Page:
Speculators’ robust appetite for beef and pork has fueled an agricultural trading upswing at CME Group, the Chicago futures exchange operator.

Agriculture futures and options trading volume at CME jumped 11 percent during March and about 5.8 percent during the first quarter, compared with the corresponding periods in 2009, the exchange said in a report today.

CME’s expanding ag business is driven in part by record trading in cattle and hog futures, which hit multi-year highs last month as hedge funds, managed futures traders and other speculators piled into the markets. Milk futures trading also rose.

Speculators are keying off both fundamentals – primarily, prolonged contraction in U.S. cattle and pig herds – and “technicals,” or bullish price chart formations, Chicago-based analyst Jack Scoville said.

“The speculative side is the big long” in cattle and hog futures, said Scoville, who’s with Price Futures Group, Inc. Little appears to be in the way of even higher prices, Scoville said.

“Fundamentally, the lower numbers are driving the show,” Scoville said. “Fundamentals favor a strong market, until we start seeing hog and cattle numbers build back.”

In trading today, June lean hog futures rose 1.675 cents to 85.05 cents a pound, a record-high close for the carcass-based contract. June hogs are up 25 percent since the end of August.

“We’re hitting new highs (in hogs) so we should see a new influx of speculative money coming in,” Scoville said.

June live cattle rose 0.675 cents to 94.2 cents a pound, after reaching a contract high of 96.225 cents on March 19. The contract is up 11 percent since Dec. 1.

For the year through April 1, an average of 54,386 live cattle futures and options contracts changed hands each day, up 35 percent from the same period in 2009, CME said. March trading, at an average of 59,483 contracts a day, surged 46 percent.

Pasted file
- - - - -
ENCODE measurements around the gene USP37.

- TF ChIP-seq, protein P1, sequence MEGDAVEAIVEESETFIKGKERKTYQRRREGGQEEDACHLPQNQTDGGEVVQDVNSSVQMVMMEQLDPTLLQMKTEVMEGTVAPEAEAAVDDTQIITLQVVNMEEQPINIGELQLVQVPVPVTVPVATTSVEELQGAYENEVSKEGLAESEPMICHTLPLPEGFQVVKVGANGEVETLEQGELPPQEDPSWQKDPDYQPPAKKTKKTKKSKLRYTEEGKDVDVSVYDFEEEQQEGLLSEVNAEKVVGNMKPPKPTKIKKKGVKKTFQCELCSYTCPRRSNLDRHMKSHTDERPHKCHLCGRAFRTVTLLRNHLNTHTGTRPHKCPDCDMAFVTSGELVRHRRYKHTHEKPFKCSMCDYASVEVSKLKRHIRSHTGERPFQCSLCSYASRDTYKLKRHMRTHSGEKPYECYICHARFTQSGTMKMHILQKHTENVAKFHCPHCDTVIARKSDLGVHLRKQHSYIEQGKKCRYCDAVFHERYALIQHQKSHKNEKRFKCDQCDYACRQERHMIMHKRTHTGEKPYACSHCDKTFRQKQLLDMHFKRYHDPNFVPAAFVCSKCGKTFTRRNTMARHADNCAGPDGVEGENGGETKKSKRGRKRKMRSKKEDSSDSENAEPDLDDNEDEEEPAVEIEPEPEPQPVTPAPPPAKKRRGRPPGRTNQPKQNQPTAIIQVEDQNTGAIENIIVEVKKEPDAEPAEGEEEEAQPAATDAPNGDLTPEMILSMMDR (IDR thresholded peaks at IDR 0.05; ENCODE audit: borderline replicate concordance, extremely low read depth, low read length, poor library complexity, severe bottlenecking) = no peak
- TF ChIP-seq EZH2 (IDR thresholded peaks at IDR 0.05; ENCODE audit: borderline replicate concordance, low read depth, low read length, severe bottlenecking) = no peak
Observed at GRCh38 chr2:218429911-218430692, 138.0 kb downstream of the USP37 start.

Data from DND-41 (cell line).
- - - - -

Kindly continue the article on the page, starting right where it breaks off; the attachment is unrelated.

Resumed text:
In lean hog futures and options, trading averaged 32,679 contracts a day so far this year, up 10 percent. First-quarter trading in both markets reached all-time highs for any quarter, CME said.

Speculators’ heightened activity in livestock markets partly stems from a grain price slump that’s cooled interest in corn, soybean and wheat futures, said Paul Nelson, an analyst with EHedger, LLC, in Chicago.

“Bull markets always seem to gather more attention than bear markets,” Nelson said. Speculators “look for what’s moving and go to it.” Livestock, Nelson said, is “the flavor of the day.”

Trading in the CME’s dairy complex also increased, even though milk prices have tumbled this year. Milk futures and options trading averaged 2,127 contracts a day so far this year, up 24 percent.

During March, CME agricultural futures and options trading, including grains and dairy products, averaged about 685,518 contracts a day, up from 618,327 during the same month in 2009.

For the year through April 1, agricultural futures and options trading averaged 779,974 contracts, up from 737,063 during the same period in 2009.

For all CME products, including interest rate and energy contracts, trading so far this year is up 12.5 percent, to an average of 11.6 million contracts a day. Agricultural contracts account for about 6.7 percent of total CME trading.